In my last post, I addressed the Dashwood girls leaving of Norland. I referenced the three-act story structure and said it was this leaving which is the inciting moment. What follows next, according to the structure, is second thoughts. What could possibly move Marianne from feeling as though leaving Norland was an abomination to thinking it wasn’t so bad?
Well, she spends chapters six through eight essentially like this:
Everything and everyone annoys her. I’ve been there, girl. It ain’t pretty. Moving is rough. Grief is hard. Combine the two and you’ve got a recipe for disaster. Especially when you’re faking it. Even though she expressed her annoyance, she didn’t really confront the reasons for her feelings. Was she upset because things weren’t Norland? Because Barton didn’t have the same trees? Um…not really. That’s not how the mind works. Thankfully, Elinor is a great empath and gets that there’s deeper stuff going on with Marianne. However, she can’t translate for her sister forever.
I get it. Mrs. Jennings is intrusive and uncouth. Sir John Middleton and his wife are an odd couple that doesn’t ever really balance each other out. There’s definitely the aura of “I can’t believe these are the only friends we have” about the Barton Park crew. However, the Dashwoods can’t be very choosy. They don’t have the ability to meet many people and owe Sir John quite a bit of gratitude for the cheap rent on their cottage. Besides, it’s like when you go on “vacation” but it’s where your extended family also lives and then instead of getting to enjoy anything on your own, you’re left having to do everything with the family and they, of course, have strong opinoins about everything which you must defer to because they’re your host and live local so they have the aura of credibility about knowing what they’re talking about. Ok, so that was maybe a bit of a mini-rant about all vacations to the beach I took as a child but it applies in this scenario. How could the Dashwoods make better friends without offending their family who are essentially housing and partially feeding them?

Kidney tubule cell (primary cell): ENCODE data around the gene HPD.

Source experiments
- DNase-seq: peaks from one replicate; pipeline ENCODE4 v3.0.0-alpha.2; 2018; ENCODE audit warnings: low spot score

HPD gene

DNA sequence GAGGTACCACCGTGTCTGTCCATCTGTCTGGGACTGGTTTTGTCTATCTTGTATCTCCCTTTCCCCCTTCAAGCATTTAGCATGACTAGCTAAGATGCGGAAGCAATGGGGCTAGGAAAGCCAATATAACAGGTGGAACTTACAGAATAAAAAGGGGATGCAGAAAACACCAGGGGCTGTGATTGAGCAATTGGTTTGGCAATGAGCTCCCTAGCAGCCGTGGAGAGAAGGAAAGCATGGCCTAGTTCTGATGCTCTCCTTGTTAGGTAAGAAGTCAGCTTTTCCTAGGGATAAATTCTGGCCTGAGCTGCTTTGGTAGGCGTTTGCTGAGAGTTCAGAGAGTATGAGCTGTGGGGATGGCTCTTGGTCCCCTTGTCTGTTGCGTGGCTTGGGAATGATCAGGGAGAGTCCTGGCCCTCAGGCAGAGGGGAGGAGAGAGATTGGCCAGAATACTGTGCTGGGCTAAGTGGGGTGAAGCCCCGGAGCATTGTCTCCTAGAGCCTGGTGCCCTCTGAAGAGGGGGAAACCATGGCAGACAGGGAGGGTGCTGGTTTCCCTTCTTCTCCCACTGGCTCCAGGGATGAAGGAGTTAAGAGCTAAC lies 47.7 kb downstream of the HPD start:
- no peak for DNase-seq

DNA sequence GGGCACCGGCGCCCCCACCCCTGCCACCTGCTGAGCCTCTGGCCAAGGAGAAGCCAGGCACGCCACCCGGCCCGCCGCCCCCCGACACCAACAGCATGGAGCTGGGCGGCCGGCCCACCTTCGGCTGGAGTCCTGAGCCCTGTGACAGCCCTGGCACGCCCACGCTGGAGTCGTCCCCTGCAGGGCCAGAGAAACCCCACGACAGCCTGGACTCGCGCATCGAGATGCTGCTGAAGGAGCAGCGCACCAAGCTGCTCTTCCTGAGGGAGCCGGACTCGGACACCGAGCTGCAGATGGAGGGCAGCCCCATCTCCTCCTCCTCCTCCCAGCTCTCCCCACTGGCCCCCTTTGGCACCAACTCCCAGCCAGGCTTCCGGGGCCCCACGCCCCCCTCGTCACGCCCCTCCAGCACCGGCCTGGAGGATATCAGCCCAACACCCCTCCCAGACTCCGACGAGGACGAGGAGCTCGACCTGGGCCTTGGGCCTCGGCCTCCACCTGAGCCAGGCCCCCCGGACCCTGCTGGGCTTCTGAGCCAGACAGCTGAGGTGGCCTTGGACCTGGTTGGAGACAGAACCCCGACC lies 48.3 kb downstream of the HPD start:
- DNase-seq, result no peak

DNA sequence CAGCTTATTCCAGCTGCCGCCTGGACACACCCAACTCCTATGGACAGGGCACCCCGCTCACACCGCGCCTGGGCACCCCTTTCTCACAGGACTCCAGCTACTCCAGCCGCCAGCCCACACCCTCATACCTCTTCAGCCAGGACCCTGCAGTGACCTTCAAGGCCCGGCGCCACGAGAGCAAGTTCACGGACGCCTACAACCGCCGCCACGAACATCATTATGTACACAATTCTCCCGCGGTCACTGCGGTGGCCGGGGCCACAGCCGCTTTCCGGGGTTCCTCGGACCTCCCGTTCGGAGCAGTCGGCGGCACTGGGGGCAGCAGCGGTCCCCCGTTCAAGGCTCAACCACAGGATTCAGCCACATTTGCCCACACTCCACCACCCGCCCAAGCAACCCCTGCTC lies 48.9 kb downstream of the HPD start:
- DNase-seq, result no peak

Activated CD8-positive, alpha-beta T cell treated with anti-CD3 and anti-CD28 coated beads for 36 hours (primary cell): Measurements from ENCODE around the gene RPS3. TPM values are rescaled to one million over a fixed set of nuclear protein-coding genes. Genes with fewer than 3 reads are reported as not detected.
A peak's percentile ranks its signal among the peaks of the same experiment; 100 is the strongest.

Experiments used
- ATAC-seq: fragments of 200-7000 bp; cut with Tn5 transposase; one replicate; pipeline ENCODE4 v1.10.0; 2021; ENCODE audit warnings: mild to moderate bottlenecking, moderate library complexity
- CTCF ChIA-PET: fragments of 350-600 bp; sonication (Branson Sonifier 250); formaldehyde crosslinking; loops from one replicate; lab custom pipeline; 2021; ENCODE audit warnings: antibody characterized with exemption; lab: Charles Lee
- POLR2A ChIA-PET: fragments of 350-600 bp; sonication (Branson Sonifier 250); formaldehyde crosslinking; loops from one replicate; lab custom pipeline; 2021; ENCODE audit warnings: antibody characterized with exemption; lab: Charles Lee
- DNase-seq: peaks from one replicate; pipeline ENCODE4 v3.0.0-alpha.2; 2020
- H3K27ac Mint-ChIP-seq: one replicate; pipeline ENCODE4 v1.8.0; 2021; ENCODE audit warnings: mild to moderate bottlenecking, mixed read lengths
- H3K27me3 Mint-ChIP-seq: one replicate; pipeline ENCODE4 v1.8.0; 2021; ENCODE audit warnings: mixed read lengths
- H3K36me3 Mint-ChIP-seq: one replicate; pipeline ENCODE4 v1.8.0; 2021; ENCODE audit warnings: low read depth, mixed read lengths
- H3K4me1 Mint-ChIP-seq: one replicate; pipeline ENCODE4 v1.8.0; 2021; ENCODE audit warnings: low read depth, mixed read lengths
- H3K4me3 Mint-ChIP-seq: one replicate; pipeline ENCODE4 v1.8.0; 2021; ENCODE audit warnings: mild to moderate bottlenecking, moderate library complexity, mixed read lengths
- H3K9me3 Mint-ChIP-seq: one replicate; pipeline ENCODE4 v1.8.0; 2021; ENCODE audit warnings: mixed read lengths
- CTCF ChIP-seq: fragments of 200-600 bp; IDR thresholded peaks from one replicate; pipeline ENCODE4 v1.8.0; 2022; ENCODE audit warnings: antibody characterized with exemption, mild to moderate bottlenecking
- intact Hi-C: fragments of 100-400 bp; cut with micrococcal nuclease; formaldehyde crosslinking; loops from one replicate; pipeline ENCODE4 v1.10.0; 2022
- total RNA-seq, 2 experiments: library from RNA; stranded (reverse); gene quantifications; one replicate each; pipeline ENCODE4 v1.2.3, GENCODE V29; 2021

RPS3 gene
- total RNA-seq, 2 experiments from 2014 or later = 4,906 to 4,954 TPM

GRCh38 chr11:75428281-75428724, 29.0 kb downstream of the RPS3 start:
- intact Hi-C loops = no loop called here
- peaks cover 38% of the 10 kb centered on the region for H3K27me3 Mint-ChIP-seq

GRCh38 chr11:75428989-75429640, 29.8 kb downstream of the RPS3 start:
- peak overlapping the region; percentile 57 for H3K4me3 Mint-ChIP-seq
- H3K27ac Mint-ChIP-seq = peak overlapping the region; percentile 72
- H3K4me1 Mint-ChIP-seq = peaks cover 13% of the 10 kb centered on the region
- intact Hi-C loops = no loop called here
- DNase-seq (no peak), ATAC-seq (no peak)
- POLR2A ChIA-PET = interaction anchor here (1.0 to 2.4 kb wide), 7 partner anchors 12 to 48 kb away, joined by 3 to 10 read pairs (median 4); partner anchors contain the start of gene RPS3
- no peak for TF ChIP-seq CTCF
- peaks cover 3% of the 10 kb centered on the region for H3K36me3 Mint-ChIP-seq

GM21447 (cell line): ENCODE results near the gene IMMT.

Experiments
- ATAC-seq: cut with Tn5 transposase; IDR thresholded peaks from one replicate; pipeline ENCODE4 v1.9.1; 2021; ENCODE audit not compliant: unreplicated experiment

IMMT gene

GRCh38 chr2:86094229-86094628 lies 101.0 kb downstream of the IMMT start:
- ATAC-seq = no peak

To make matters worse, there’s a friend they all want to match Marianne up with. And he’s, like, old. Like really, really. Ok, so the age difference is very creepy to the average twenty-first century reader. However, in the era the book was written, Marianne was considered a full adult completely able for legal consent to marry (with parental approval). Men were not encouraged to marry until they had independent money and had experienced things in the world. This is an important theme in the story! Colonel Brandon is nearly thirty-five, which hopefully anyone can see is not that old (ahem, I’m two years away from that and while I wouldn’t go around dating fifteen-year-olds, I’ve got decades of life ahead and am only just feeling like I’m figuring things out and am a real grown-up). He’s really only been in the dating pool for a few years. But he sure acts old. It’s like the geeky guy at work who might be hot if he got contacts and quit wearing cardigans. Regardless of his age and sweater collection, Marianne’s not into it and constant hints at setting them up are grating on her nerves. Of course, there’s the hope that eventually Mrs. Jennings and Sir John will get the hint and move on. Elinor also “needs” a man after all! Surely they have other friends besides Colonel Brandon!
Then, the rain ceases, the clouds part, sun shines, and angel sings. Or, in other words, Marianne meets Mr. Willoughby amidst a rainy day of poor decisions.
Suddenly, Marianne finds life at Barton very bearable, after all. Hmmm…I wonder what could go wrong?